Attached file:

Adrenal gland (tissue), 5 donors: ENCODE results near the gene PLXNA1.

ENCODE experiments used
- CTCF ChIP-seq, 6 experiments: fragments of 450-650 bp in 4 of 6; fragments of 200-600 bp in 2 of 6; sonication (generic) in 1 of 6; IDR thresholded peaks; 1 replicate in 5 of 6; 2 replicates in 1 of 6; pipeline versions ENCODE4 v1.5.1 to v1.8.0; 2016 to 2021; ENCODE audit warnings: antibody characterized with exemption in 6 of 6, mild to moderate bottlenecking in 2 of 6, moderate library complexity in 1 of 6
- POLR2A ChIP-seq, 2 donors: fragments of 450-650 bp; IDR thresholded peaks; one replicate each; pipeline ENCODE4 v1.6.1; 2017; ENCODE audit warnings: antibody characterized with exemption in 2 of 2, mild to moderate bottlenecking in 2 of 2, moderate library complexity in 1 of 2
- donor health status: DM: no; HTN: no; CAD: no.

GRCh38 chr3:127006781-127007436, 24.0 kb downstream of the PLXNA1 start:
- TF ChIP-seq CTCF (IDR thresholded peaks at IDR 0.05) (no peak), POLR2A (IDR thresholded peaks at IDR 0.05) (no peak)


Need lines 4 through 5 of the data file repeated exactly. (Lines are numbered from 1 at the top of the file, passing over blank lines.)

- POLR2A ChIP-seq, 2 donors: fragments of 450-650 bp; IDR thresholded peaks; one replicate each; pipeline ENCODE4 v1.6.1; 2017; ENCODE audit warnings: antibody characterized with exemption in 2 of 2, mild to moderate bottlenecking in 2 of 2, moderate library complexity in 1 of 2
- donor health status: DM: no; HTN: no; CAD: no.